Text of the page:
By using a low number of PC’s in the reconstruction rather than the actual satellite data the likelihood of an individual station receiving proper weighting is reduced and by my own guess it seems pretty minimal. That means that the stations in the peninsula would have their already exaggerated (from Jeff C’s post) weighting assigned to the entire reconstruction.

The first ten times I read the paper I assumed real data was used to properly match surface station data to the satellite data. This result clearly shows that the processed data from 3 pc’s was used to create the historic trends for all the satellite record. My result above has a very small error in the reconstruction which shows that the reconstructions of the pre-satellite data can be created with minimal concern for the weighting of individual stations.

This isn’t final proof or anything but it is strong evidence to me that the peninsula stations are likely exaggerating the trend of the entire reconstruction.

## Stephen McIntyre said

Jeff, I don’t have a problem per se with the number of curves being three. In fact, it’s not obvious to me that you want a lot of PCs. The more salient issue IMO is that I think that the RegEM algorithm is somewhat complicated, but not necessarily “sophisticated”. Buried beneath the algorithm is a form of regression relationship. Use of this method distracts from usual regression diagnostics, replacing forms of analysis that are well understood with ones that do not generate useful diagnostics. After these analyses, we know nothing about the coefficients, for example. To get at them, the algorithm needs to be rewritten a bit to get at them. I think that I’m getting close to accomplishing that.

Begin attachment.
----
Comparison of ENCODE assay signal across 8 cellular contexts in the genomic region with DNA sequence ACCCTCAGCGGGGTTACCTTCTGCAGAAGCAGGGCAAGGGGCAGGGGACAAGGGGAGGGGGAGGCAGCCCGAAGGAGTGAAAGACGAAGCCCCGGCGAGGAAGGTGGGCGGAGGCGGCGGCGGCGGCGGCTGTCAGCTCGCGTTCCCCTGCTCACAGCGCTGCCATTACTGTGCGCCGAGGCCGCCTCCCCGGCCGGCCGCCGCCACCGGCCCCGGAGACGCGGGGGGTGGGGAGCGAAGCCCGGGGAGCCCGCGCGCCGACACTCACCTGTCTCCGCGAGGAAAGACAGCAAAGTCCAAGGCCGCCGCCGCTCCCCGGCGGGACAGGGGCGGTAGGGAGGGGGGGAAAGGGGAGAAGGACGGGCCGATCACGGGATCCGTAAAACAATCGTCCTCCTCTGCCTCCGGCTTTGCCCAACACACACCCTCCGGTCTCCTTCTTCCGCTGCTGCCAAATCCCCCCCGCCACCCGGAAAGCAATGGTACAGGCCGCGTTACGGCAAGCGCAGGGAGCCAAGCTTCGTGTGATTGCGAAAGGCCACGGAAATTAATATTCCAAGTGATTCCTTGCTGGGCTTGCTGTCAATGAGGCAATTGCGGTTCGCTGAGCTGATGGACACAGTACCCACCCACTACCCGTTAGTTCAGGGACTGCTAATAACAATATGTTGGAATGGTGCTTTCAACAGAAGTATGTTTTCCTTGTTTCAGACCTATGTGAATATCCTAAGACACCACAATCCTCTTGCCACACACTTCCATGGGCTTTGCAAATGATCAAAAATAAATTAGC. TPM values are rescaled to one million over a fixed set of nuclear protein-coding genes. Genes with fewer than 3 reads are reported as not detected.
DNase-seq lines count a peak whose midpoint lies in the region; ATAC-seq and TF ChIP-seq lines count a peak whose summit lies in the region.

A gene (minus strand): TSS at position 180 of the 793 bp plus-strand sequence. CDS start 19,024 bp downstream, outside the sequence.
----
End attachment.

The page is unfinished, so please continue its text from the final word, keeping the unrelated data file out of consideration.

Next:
## Jeff Id said

Steve,

We know now that the reconstruction of satellite data used PC’s instead of the actual data.

I wasn’t very detailed in my complaint about 3 PC’s for the continent. Certainly 3 pc’s can represent a trend with substantial detail for the surface area. It’s quite similar to some optics problems I work on. What happens with low curve numbers is real boundaries become fuzzy with less PC’s. The ‘real’ problem to me though is in the surface station weighting for impution of missing values in the reconstruction.

The implied positional information of each surface station is from my admittedly limited understanding, determined by the covariance with the grid location of the PC’s. Since we only have 3 pc’s weighted for various gridcells, it seems to me that it would be pretty hard to achieve proper association of the satellite trends to individual stations in RegEM. A station in the peninsula can therefore lock onto a trend on the other side of the continent which has too much weight in one PC or the other. All kinds of mixed up effects can occur completely without the knowledge of the scientist making the calculation.

If actual data had been used, perhaps a hypothetical temperature spike ocurring on the north east edge of the antarctic could help weight RegEM to the correct series. Without it, mush.

## Jeff C. said

I think this might be relevant as to whether a small number of stations and 3 PCs are adequate to describe the temperature trends over the entire continent. Here is a plot of the trends for the 5509 gridcells from Steig’s satellite reconstruction from 1957 to 2006.

Of the 5509 grid cells, 5508 show warming, one shows cooling (yes, there actually is one blue dot in there). If this really was a good representation of high-resolution satellite measurements, shouldn’t there be cooling over more that 0.02% of the gridcells? Even if the overall trend was toward warming, shouldn’t at least some small portions of a diverse continent show cooling?

## Peter D. Tillman said

For newcomers to PCA, there’s a tutorial at the CA wiki that may help:

http://climateaudit101.wikispot.org/Principal_Component_Analysis

Keep up the good work! And publish it!

Cheers — Pete Tillman